I use the Steam Deck to play games that would run on a computer from over 30 years ago

  • 18

Already with enough weeks of use of the Steam Deck, a few conclusions can be drawn that go beyond those first and very positive impressions that we unravel in our analysis. The truth is that almost everything positive that we said there can be repeated point by point: the machine continues to perform like the first day, the catalog of titles at our disposal is almost suffocating and the technical versatility of the machine, its controls and its screen make it a must-have piece of hardware if portable gaming interests you (or suits you).

Of course, buts have appeared that we did not detect at first. The most personal of all: the screen stopped working after a few days of use. Absolute black although the rest of the hardware seemed to be perfect: after a couple of days of chatting with Valve’s very competent technical support, they asked me to return it, and in a few more days I had a new one, which I have enjoyed even more intensely than the previous one, and without any problem.

Also in the buts section, and that is something that is only perceived with daily and continued use, it is definitely difficult to qualify the Steam Deck as a portable system. It is heavy, cumbersome, and on some trip where you had to think about reducing luggage, it was one of the first things that it was decided to exclude of the suitcase Theoretically it is only slightly larger than a Switch, but at the level of transport and handling there is no color. It is not a serious problem, of course, but it is one of those things that is only fully understood with progressive use.

Steam Deck Review: Valve bursts into the console landscape like a bull in a china shop and gorgeous hardware

For the rest, the positive conclusions have been reinforced: the versatility and how well the operating system is thought out, as long as one is willing to delve into it armed with a keyboard and mouse. The simplicity of handling the guts of the console allows you to run titles outside the Steam Deck, such as those from repositories such as itch.io or Game Pass (from the cloud, yes), and in general the initial impression of “PC to play on portable version” is still there.

But without a doubt, the most noticeable change as a user of the Steam Deck has been the one that has led me to significantly reduce the time I dedicate to the great Steam titles, to the Triple A titles that, after all, I can play on console or on a desktop PC. I dedicate the Steam Deck almost exclusively to titles that, paradoxically, are far below the power that the machine is capable of displaying: indie titles and, above all, emulation.

underused and proud

We can say little about indie games that is not obvious: Steam Deck is a perfect platform for them, since one can feel a bit ridiculous playing a whole ‘God of War’ on Steam Deck and not take advantage of the possibilities it offers to graphic and sound level in a pantall√≥n that makes the plasterboard vibrate. But the indie titles, more modest technologically (not creatively, we won’t tire of reminding you of the obvious) fit perfectly on a smaller screen and a more limited sound system.

To this is added the accessibility of platforms as juicy as the aforementioned itch.io. Of course you can download and run the games, but the web platform/library can be added to Steam. And this complicating life: Of course, Steam itself has an absolutely staggering assortment of indie titles. and between it and Game Pass there is a lot to enjoy independent productions until the end of time.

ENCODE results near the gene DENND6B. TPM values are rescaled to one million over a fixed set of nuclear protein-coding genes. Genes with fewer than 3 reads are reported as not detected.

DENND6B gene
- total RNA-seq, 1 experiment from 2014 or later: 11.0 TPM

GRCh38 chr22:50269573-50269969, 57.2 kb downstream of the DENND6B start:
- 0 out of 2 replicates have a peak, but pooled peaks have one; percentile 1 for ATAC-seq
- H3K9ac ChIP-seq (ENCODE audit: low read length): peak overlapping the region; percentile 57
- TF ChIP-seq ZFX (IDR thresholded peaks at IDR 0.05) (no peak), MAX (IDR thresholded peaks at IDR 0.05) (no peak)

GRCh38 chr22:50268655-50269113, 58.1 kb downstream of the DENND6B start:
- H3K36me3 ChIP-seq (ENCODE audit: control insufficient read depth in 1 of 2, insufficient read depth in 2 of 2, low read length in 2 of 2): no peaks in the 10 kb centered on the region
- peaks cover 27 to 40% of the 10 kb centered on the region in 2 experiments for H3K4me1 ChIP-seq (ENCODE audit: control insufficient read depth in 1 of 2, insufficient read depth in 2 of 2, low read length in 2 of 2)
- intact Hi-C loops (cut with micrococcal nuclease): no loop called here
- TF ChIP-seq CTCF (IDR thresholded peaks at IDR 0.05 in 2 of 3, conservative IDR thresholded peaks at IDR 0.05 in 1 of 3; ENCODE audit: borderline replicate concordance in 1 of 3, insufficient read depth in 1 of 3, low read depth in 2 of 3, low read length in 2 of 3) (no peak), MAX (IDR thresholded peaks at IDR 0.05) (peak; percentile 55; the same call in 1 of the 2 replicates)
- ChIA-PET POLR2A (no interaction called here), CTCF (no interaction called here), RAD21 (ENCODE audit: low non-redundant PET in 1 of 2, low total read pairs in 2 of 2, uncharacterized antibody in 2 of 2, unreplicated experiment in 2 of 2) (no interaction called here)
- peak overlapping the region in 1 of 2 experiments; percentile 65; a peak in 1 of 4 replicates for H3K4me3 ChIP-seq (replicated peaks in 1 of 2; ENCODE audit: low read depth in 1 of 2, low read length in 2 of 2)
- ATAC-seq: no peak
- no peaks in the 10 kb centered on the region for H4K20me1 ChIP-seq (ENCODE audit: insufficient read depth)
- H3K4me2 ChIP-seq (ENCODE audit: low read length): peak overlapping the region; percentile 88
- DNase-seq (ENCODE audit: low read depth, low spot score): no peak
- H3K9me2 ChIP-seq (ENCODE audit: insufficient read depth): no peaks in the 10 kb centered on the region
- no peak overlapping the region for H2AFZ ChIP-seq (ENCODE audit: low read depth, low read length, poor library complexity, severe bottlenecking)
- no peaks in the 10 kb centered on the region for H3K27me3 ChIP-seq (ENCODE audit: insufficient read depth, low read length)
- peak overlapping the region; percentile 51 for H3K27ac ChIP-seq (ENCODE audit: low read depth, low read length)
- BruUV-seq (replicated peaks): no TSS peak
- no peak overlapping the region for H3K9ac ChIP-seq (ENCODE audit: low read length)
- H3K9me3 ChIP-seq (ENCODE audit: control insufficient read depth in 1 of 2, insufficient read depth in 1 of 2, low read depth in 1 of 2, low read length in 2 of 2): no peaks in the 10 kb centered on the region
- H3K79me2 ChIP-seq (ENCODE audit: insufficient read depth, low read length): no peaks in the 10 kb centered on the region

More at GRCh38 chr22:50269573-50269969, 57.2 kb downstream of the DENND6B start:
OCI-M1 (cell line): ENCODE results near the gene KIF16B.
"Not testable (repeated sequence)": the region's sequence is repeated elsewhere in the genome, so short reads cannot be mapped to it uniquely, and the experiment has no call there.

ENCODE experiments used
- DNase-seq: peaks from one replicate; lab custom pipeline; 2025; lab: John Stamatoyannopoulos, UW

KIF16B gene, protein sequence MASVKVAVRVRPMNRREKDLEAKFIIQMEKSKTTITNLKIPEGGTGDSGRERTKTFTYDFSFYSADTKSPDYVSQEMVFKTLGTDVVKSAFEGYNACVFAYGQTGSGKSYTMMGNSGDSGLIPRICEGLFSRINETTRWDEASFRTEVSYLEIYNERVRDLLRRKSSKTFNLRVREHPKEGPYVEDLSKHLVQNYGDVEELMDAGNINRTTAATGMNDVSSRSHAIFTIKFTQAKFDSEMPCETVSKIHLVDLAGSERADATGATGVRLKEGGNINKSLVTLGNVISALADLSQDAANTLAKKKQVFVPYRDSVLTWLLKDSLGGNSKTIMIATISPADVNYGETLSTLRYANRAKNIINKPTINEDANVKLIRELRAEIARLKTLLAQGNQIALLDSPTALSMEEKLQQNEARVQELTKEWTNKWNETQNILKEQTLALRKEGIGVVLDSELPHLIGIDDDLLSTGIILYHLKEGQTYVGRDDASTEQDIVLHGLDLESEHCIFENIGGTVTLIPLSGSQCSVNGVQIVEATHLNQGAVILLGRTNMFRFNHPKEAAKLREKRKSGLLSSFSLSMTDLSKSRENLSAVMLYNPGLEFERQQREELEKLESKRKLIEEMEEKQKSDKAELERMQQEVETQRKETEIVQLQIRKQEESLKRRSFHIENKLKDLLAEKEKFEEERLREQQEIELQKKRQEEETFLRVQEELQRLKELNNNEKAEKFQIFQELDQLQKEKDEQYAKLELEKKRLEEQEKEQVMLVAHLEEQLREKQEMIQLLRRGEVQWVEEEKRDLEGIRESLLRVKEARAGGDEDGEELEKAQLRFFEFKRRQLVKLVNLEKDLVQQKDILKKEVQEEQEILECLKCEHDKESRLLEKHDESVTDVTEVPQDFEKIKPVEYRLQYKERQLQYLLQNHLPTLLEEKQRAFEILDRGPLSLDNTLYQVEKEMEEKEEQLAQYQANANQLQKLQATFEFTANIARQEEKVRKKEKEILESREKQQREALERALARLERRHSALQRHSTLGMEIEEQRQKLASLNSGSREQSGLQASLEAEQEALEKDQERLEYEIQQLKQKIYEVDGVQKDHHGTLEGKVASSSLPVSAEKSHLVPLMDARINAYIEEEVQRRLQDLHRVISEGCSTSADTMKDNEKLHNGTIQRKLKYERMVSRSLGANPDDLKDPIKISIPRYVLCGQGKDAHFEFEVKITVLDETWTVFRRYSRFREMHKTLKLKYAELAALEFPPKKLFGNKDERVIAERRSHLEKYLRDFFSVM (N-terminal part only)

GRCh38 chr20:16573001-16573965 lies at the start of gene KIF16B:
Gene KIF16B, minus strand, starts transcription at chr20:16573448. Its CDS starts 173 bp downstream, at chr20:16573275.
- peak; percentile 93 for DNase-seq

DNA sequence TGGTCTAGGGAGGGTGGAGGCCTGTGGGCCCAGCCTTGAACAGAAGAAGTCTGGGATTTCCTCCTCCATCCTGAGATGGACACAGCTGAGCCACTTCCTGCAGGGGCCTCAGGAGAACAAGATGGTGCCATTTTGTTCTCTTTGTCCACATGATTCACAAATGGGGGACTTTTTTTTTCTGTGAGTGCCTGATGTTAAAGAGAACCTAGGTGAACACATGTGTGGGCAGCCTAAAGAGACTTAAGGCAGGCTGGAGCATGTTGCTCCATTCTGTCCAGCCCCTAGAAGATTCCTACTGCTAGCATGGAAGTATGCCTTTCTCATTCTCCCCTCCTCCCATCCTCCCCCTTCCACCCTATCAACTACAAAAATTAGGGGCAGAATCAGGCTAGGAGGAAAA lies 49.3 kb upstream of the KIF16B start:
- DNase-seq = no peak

Whatsapp Image 2022 08 21 At 12 28 00 Pm

This discovery of Steam Deck as the perfect-platform-for-the-indie-game has a side effect, by the way: Nintendo Switch is no longer number one in that regard. Until now, it was my console of choice for collecting and playing these types of productions, but Steam prices are, as we all know, unbeatable. And the catalog of titles is the same or higher: unless a release is focused exclusively on the console game (very rare in an indie), practically all of them go through the Valve platform. Steam Deck is the ultimate indie machine, however contradictory the statement may be.

But there is another aspect worth highlighting in the use of Steam: the emulators of old systems. Steam Deck, practically since its launch, has a very interesting program, EmuDeck, which combined with Valve’s own ROM manager becomes a perfect ally for fans of retro emulation. The power of the gadget also allows the emulation of systems that escape more complex machines

Nintendo Switch OLED is not revolutionary, but it is a clear improvement: five aspects in which it is measured with its predecessor

Steam Deck is, thus, a perfect machine to emulate, and although the retroheads will continue to put their buts to everything that is not execution in original systems, the possibility of carrying in your pocket (a large pocket, we admit) literally myriads of semi or completely forgotten games gives the console an extra boost. The conflicts of emulation are still there for those who want to discuss their technical and legal labyrinths, but it is clear that as a tool, Steam Deck is great given the possibility of, for example, using the Micro SD as an extra store of games.

In addition, it generates an extra pleasure: that of technically devaluing the product, with a use that we retromajaras love. All the power of Steam Deck, its overwhelming display of capabilities that lead us to literally have a miniature PC, we apply it to run games that fit in less than 64 kb in many cases. Yes, what a great game!

Already with enough weeks of use of the Steam Deck, a few conclusions can be drawn that go beyond those…

Already with enough weeks of use of the Steam Deck, a few conclusions can be drawn that go beyond those…

Leave a Reply

Your email address will not be published.